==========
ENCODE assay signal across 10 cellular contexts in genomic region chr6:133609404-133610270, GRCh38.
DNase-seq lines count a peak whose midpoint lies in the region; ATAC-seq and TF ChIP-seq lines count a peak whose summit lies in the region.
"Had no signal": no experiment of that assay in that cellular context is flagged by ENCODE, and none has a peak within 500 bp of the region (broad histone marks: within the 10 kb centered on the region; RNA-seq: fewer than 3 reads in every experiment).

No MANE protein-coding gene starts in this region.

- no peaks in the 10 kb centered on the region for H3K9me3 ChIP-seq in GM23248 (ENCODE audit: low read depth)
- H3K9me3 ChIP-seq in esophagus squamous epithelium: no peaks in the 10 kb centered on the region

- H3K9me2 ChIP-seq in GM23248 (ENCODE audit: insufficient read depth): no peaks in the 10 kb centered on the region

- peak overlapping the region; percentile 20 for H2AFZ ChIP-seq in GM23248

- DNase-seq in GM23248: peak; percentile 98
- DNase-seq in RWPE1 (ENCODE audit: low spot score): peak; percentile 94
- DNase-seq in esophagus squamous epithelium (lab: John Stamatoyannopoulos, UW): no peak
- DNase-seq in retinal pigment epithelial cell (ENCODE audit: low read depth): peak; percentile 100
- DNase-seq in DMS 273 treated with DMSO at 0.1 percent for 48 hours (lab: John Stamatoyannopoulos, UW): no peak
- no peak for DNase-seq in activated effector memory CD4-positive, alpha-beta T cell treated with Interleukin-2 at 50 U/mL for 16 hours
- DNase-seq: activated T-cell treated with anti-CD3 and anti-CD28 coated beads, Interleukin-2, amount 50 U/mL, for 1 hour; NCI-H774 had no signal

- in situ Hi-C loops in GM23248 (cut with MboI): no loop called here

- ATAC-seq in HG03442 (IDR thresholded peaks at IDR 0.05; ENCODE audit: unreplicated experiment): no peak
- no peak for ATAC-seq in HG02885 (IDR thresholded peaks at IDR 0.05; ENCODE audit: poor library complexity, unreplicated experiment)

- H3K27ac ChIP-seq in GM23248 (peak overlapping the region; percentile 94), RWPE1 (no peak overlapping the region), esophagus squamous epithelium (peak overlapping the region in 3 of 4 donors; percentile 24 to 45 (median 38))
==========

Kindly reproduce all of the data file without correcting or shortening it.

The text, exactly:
ENCODE assay signal across 10 cellular contexts in genomic region chr6:133609404-133610270, GRCh38.
DNase-seq lines count a peak whose midpoint lies in the region; ATAC-seq and TF ChIP-seq lines count a peak whose summit lies in the region.
"Had no signal": no experiment of that assay in that cellular context is flagged by ENCODE, and none has a peak within 500 bp of the region (broad histone marks: within the 10 kb centered on the region; RNA-seq: fewer than 3 reads in every experiment).

No MANE protein-coding gene starts in this region.

- no peaks in the 10 kb centered on the region for H3K9me3 ChIP-seq in GM23248 (ENCODE audit: low read depth)
- H3K9me3 ChIP-seq in esophagus squamous epithelium: no peaks in the 10 kb centered on the region

- H3K9me2 ChIP-seq in GM23248 (ENCODE audit: insufficient read depth): no peaks in the 10 kb centered on the region

- peak overlapping the region; percentile 20 for H2AFZ ChIP-seq in GM23248

- DNase-seq in GM23248: peak; percentile 98
- DNase-seq in RWPE1 (ENCODE audit: low spot score): peak; percentile 94
- DNase-seq in esophagus squamous epithelium (lab: John Stamatoyannopoulos, UW): no peak
- DNase-seq in retinal pigment epithelial cell (ENCODE audit: low read depth): peak; percentile 100
- DNase-seq in DMS 273 treated with DMSO at 0.1 percent for 48 hours (lab: John Stamatoyannopoulos, UW): no peak
- no peak for DNase-seq in activated effector memory CD4-positive, alpha-beta T cell treated with Interleukin-2 at 50 U/mL for 16 hours
- DNase-seq: activated T-cell treated with anti-CD3 and anti-CD28 coated beads, Interleukin-2, amount 50 U/mL, for 1 hour; NCI-H774 had no signal

- in situ Hi-C loops in GM23248 (cut with MboI): no loop called here

- ATAC-seq in HG03442 (IDR thresholded peaks at IDR 0.05; ENCODE audit: unreplicated experiment): no peak
- no peak for ATAC-seq in HG02885 (IDR thresholded peaks at IDR 0.05; ENCODE audit: poor library complexity, unreplicated experiment)

- H3K27ac ChIP-seq in GM23248 (peak overlapping the region; percentile 94), RWPE1 (no peak overlapping the region), esophagus squamous epithelium (peak overlapping the region in 3 of 4 donors; percentile 24 to 45 (median 38))